Filmmaker: Why did you keep filming?

Smith: I thought we were just going to shoot the weekend trip to Toronto. But it kind of snowballed. I had no desire to make a documentary at all. I was interested in trying to do another narrative film after American Job. This was going to be just a short film or side project. But slowly one thing led to another.

Price: It’s also easy to get wrapped up in that energy. Mark has a million things to do, and he’s going to accomplish them in a day. It was easy to put everything aside and follow him.

Smith: It was such an amazing unfolding of events as far as the people we met through Mark and the things he was trying to do and how things were lining up in the two-year period [over which we shot the film] with his deadlines and personal crises. We couldn’t stop. We got in too deep, and there was no turning back. We also wanted to see how everything was going to work out for him. When you get into a project like this, it’s reassuring that when you dig deeper you find that all the different threads check out. Everything keeps building on itself and confirms what you had hoped for in the first place. By the end, we were all worn out. It had been two years of shooting almost every day, and financially I don’t think we could have gone on longer. But I think we had the story by that point.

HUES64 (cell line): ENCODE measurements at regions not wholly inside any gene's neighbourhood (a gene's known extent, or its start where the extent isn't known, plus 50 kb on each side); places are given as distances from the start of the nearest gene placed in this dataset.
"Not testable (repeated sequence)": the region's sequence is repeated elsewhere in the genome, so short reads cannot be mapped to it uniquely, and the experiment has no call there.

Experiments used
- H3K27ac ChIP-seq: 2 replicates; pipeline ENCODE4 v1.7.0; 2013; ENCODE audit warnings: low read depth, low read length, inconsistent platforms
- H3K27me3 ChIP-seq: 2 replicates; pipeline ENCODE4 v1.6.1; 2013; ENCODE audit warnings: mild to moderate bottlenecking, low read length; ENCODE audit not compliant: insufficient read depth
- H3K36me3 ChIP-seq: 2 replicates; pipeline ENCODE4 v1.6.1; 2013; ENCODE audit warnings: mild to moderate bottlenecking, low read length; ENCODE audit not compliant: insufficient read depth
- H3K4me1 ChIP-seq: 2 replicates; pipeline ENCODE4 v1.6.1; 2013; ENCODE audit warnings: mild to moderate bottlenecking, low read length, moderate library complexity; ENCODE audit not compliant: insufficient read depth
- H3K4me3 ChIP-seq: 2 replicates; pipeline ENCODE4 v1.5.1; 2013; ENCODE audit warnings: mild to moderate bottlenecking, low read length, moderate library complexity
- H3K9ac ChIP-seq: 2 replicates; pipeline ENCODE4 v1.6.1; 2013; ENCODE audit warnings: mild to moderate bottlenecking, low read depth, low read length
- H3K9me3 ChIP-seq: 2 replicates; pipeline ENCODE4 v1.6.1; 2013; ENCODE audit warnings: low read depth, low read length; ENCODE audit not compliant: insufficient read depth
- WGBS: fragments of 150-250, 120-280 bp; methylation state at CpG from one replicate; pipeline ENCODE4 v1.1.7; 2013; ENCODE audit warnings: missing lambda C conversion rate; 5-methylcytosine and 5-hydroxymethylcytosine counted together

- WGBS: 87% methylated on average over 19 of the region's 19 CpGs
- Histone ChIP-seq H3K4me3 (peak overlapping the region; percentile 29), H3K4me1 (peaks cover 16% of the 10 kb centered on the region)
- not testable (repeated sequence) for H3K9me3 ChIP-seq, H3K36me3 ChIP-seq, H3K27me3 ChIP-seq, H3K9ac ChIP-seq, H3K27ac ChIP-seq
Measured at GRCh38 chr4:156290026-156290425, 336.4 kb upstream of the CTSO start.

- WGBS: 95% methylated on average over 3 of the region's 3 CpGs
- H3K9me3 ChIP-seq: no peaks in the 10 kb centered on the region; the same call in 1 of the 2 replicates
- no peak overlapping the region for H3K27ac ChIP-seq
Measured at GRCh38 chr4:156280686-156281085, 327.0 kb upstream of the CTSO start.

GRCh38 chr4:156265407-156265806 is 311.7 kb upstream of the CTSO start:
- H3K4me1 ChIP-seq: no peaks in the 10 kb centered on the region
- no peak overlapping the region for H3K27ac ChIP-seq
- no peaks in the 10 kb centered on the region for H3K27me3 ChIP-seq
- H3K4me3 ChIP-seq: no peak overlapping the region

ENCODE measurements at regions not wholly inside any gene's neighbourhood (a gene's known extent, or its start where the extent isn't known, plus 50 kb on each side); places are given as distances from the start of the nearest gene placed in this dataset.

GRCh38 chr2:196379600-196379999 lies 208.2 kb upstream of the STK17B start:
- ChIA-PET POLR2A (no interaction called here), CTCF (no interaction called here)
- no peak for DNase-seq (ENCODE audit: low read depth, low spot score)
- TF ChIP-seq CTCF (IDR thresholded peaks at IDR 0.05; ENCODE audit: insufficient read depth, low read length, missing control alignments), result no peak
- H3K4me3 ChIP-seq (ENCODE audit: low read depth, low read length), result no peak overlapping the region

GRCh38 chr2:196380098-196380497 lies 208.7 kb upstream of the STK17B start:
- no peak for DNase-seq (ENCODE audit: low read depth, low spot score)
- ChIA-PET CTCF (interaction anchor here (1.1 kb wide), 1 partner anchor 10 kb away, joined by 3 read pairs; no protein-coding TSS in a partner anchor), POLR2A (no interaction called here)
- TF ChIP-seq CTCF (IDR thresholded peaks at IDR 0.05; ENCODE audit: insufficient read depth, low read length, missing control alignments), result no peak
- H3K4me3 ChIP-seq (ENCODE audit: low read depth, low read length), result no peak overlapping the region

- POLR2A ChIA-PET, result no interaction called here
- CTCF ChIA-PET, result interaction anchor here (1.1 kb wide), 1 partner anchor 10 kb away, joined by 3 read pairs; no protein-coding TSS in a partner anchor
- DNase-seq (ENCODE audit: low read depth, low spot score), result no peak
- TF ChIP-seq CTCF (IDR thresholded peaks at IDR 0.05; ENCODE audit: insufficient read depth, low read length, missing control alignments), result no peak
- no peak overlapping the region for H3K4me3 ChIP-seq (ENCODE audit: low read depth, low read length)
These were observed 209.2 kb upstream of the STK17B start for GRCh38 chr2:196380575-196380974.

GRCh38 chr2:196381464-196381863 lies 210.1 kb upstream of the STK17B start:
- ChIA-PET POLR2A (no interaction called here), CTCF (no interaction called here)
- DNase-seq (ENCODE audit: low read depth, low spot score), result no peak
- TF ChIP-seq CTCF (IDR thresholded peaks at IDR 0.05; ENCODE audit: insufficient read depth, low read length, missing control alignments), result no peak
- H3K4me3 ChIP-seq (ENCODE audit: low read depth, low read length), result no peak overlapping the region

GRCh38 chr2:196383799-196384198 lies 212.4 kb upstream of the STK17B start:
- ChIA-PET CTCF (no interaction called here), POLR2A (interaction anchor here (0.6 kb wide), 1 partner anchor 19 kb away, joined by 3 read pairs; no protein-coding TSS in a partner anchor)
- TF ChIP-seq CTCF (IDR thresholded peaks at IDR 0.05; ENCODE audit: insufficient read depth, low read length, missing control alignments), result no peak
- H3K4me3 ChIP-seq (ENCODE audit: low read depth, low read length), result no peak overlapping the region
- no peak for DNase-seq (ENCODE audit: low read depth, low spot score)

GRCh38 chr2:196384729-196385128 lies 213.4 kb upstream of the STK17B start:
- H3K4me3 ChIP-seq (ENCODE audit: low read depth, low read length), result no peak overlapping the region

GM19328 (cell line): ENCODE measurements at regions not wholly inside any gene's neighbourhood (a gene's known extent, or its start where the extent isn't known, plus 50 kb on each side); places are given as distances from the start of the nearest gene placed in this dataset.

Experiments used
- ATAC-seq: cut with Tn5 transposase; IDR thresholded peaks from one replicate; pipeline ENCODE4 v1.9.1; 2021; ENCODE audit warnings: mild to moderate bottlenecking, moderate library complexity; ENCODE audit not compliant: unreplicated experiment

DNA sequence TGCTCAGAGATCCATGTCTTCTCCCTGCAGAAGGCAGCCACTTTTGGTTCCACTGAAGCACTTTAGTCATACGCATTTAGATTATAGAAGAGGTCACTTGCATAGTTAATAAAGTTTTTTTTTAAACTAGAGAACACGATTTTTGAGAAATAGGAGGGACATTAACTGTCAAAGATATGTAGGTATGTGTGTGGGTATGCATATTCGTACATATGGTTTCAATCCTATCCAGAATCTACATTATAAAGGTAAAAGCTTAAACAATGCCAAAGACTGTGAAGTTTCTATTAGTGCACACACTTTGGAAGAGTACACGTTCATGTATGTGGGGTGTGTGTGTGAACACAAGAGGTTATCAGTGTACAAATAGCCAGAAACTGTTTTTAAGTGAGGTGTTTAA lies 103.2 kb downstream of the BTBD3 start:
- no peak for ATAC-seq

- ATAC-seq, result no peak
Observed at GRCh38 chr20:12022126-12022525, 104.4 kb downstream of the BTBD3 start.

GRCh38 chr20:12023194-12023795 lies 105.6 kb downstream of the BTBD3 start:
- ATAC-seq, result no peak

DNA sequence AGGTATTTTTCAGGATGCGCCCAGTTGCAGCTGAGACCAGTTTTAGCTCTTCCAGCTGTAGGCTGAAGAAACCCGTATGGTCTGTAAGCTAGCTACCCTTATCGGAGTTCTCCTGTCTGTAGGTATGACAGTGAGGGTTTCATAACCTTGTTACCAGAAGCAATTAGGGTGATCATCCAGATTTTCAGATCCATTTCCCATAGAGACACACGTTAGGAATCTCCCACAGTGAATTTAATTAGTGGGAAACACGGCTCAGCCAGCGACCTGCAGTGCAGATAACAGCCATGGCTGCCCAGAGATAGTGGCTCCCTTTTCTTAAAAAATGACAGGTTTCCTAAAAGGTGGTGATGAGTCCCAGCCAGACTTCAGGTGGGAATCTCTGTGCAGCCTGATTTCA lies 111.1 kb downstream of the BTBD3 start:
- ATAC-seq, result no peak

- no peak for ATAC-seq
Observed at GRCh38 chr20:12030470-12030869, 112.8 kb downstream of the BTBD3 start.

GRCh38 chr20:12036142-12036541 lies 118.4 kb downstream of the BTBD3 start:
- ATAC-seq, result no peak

Filmmaker: What is the story?

Price: Mark’s life and what he’s grown up around.

Smith: A lot of what Mark is trying to put on film, the whole idea behind Northwestern, is documenting his experience growing up in that part of Northwestern Milwaukee. It would be sad if people come out of the movie thinking Mark is a horror film director and that’s all he’s interested in. I think the whole idea behind Northwestern is that it’s not a horror film. It’s more of a life-and-times film about growing up in his neighborhood. To him, horror films are more realistic than Hollywood films. He looks at the Texas Chainsaw Massacre as being real.

Price: Close Encounters of the Third Kind was a pivotal film for him because it showed the first ranch house he had seen in films, a ranch house like the one he grew up in.

Smith: Mark’s work has taken a huge change in direction from age 12 until now. If you look at Coven, on the surface it looks like a horror film, but it really isn’t. It’s more of a psychological drama. It’s got these elements from Mark’s upbringing — things that he was attracted to as a kid — but they’re combined with some of these higher ideas that he has.

Price: It’s a section of life that isn’t portrayed in films. That’s how he has explained it to us.